• Scott Ashton

Planning for the Start of Glider Operations for 2018

Before we know it, the temperature will start to come up, and the snow of winter will give way to the winds of March and rains of April. Soon it will be CSA’s first day of operations for 2018! To get there, we have many things that need to get done so it is a good time to review the start-up processes.

Our CSA Winter Gathering will occur Saturday February 3, at the New England Air Museum. This is an informal get-together with lunch and camaraderie, and a great tour of the best aviation museum in the area. We can plan on meeting at 10:30 or so, and we can take tours and then we will plan on lunch at around 12:30. Admission to the museum is $15.00, CSA will be providing lunch. We will have the Spring Meeting and Safety Seminar at the end of March. This is CSA’s business meeting where we will review 2017, plan for 2018, give out awards for accomplishments, and also hold our mandatory Spring Safety Briefing. A specific date, time, and location will be announced. Depending on weather, let’s plan on a mid-April start to operations. Our insurance is back in effect for flight operations on April 15th. To get ready, we have to focus on several areas:

1. Ground Support Equipment - golf carts need the usual pre-season maintenance: batteries charged, mouse nests cleaned out, tires inflated, etc; the lawn mower needs to be checked; and the tent will need to be reassembled when practical.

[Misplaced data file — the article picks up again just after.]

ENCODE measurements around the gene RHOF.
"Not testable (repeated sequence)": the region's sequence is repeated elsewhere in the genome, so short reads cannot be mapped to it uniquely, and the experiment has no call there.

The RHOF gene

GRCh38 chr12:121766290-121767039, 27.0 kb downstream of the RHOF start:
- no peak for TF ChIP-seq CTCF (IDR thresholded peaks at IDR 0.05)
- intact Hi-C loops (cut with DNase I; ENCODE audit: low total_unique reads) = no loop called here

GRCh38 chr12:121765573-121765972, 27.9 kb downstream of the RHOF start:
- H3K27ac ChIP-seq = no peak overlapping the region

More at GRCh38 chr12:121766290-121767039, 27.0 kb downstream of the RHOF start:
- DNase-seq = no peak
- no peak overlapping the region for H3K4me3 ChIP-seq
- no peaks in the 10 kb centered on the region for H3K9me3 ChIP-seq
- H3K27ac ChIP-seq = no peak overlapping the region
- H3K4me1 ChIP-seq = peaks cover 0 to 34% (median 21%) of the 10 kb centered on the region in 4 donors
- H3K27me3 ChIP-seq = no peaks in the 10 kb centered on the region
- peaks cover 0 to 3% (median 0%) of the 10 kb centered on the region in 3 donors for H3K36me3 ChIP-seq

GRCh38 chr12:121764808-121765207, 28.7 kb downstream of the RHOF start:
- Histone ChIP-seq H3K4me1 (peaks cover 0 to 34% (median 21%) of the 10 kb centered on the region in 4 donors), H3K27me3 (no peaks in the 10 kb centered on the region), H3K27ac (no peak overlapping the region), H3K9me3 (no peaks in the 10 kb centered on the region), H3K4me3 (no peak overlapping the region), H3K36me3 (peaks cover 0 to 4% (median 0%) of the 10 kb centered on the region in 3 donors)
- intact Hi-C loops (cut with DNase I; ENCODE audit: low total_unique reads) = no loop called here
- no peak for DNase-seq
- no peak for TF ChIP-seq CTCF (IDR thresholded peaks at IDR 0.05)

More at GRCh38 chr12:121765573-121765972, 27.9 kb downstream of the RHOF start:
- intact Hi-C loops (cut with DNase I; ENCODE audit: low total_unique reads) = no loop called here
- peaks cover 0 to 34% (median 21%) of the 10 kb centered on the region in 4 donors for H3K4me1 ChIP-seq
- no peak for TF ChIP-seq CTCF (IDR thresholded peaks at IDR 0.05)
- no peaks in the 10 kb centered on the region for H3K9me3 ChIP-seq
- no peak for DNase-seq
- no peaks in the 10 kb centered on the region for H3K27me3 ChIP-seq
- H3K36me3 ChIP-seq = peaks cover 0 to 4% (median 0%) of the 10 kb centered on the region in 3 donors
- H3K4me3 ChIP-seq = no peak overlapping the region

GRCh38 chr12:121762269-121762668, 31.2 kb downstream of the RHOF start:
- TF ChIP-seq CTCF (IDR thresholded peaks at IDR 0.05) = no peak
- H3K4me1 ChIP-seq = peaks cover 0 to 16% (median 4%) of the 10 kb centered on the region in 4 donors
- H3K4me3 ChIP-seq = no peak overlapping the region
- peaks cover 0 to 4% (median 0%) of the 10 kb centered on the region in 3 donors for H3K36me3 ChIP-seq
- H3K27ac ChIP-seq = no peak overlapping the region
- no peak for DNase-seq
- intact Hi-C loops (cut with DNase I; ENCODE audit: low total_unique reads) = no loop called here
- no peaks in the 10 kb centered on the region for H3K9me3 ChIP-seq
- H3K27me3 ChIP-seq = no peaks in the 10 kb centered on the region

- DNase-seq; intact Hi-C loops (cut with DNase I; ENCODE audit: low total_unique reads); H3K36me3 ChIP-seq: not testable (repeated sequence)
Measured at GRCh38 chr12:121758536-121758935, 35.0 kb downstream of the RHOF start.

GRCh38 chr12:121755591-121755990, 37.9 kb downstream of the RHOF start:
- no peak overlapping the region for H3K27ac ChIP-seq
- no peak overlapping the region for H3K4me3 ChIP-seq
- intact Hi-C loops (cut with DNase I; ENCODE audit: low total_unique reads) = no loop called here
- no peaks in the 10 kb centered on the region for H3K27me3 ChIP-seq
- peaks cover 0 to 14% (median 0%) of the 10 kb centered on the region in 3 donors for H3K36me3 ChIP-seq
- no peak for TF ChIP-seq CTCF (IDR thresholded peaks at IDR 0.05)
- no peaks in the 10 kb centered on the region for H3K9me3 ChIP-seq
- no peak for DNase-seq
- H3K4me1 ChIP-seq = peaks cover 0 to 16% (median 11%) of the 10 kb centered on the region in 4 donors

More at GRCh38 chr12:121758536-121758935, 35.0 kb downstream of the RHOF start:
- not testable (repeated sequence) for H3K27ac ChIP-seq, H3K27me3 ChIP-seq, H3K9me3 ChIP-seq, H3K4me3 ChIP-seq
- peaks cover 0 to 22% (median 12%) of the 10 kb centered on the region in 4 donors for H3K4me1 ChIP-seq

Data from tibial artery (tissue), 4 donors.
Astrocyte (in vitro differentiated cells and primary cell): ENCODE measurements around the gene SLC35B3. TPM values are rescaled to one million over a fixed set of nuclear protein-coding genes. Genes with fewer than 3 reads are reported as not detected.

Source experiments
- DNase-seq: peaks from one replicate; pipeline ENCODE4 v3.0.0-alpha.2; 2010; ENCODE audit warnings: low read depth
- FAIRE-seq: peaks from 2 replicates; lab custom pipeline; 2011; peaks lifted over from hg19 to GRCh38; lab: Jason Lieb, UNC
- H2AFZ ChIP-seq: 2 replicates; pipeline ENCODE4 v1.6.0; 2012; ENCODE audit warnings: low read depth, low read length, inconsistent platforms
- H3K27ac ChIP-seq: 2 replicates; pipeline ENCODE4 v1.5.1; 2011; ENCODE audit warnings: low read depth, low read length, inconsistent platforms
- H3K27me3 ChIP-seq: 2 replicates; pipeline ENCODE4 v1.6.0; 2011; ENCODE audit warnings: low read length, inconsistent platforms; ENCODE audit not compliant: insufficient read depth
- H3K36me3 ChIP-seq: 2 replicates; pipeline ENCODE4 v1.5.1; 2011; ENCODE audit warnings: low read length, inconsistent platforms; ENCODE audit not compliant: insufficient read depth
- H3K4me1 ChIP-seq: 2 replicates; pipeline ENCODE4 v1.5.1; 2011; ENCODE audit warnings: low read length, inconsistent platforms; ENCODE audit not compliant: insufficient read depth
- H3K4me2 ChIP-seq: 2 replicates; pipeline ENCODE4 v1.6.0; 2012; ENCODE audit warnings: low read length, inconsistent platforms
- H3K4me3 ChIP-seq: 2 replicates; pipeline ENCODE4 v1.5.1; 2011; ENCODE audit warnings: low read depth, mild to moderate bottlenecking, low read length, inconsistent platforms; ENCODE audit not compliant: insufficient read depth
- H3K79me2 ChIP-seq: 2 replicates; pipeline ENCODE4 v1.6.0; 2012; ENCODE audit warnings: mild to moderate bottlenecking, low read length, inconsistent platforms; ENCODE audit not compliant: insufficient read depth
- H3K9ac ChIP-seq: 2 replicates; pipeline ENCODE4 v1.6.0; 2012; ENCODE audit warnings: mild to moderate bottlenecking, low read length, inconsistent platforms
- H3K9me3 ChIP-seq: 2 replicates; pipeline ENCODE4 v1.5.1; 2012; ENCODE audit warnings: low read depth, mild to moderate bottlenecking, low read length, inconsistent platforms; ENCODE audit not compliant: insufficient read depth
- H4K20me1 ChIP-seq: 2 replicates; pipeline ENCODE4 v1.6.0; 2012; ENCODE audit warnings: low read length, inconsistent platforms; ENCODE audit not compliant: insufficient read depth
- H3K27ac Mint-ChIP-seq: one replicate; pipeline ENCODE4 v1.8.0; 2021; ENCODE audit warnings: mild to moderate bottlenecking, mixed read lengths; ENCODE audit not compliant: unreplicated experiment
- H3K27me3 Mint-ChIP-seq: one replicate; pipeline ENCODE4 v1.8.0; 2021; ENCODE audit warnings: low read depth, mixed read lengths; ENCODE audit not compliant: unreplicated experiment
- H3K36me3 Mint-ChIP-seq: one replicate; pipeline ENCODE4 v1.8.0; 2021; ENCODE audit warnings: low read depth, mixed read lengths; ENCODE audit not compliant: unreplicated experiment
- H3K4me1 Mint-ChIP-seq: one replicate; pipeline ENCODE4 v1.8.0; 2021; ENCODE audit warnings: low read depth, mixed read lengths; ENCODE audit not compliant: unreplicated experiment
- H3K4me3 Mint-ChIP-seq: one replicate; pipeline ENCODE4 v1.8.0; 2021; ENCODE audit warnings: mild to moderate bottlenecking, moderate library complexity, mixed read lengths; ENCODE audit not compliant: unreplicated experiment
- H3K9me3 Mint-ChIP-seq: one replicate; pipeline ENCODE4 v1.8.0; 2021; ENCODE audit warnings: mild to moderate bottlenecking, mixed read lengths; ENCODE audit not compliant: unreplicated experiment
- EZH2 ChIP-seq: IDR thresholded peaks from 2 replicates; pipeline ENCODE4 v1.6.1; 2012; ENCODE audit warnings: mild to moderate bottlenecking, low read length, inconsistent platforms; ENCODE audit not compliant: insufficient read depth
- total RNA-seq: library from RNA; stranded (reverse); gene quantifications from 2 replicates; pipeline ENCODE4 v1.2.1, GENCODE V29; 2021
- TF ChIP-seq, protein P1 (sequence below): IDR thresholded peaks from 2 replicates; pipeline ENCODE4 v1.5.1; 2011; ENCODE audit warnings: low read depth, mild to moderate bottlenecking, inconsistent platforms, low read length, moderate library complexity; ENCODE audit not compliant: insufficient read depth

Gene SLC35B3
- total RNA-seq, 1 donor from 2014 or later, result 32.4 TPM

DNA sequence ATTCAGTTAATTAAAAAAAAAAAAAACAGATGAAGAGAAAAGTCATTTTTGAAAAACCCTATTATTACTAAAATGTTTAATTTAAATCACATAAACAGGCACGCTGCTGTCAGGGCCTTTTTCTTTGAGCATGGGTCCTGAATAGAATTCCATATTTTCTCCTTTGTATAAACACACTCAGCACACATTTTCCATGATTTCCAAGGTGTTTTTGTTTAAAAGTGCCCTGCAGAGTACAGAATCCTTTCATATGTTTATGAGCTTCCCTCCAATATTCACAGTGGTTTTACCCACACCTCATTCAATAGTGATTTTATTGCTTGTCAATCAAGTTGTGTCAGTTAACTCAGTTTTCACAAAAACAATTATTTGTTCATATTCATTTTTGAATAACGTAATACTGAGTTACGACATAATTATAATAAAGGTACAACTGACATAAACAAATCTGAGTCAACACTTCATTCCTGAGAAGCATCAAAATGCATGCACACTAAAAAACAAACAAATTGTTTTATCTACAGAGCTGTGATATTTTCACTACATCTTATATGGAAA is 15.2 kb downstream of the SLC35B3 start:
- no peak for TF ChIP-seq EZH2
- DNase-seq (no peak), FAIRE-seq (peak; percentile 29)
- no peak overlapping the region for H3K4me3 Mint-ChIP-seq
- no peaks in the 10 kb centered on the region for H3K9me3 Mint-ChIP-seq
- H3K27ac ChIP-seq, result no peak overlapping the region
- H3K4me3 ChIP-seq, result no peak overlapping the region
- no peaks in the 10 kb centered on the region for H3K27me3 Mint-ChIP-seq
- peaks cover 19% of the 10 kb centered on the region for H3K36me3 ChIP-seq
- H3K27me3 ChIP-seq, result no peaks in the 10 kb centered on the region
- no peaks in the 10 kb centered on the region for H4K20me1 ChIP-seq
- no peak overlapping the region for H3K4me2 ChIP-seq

2. Gliders - two of the gliders stayed assembled through the winter, so only two will need to be assembled. But all the gliders will need general cleaning and maintenance. Since we weren’t able to secure inside storage, this will be particularly important this year. We will also be installing brand new seat belts in each glider.

3. Pawnee - the Pawnee will go in for Annual with Dennis in mid-March. Fortunately we don't have a lot of squawks thanks to the rigorous maintenance over the last few years. However, we want to also replace the Pawnee belts; we are discussing installing a fire extinguisher in the aircraft; and we definitely want to get the fiberglass components repainted. We also need to get the wing and tail covers washed and re-sewn.

4. Pilots - there are things that we need to do to be ready for the start of operations. Many of these will be covered at the Safety Seminar. However, now is the time to review the POH for the gliders you fly, the Glider Flying Handbook, particularly chapters 7 and 8, and the Airman’s Information Manual (AIM) sections on surface safety, meteorology, and communications. To start operations, instructors must get current first, and then any pilots who want to take passengers need to get current per Part 61.57. While instructors do not need to be current per Part 61.57 to instruct (three takeoffs and landings within the last 90 days) since a student is not a passenger but a crewmember, it is still a good idea. That’s because currency and proficiency are often two different concepts. After doing three landings in a glider in April, you may be legal to take your friend flying according to the FAA, but are you really proficient? Ask yourself: when was the last time you did a rope break, or a stall and incipient spin, or a no-altimeter/no-spoiler/no-airspeed landing? (I know of at least one CFI who can say he has successfully done that!). You owe it to yourself, your passengers, and the club to go beyond the minimum to be current and proficient!

I am looking forward to the 2018 season. From the start, as we help the students who soloed in 2017 get ready for their Private Pilot-Glider flight test, we will be focused on helping the students waiting to solo to do it !

I look forward to seeing everyone out at LZD!

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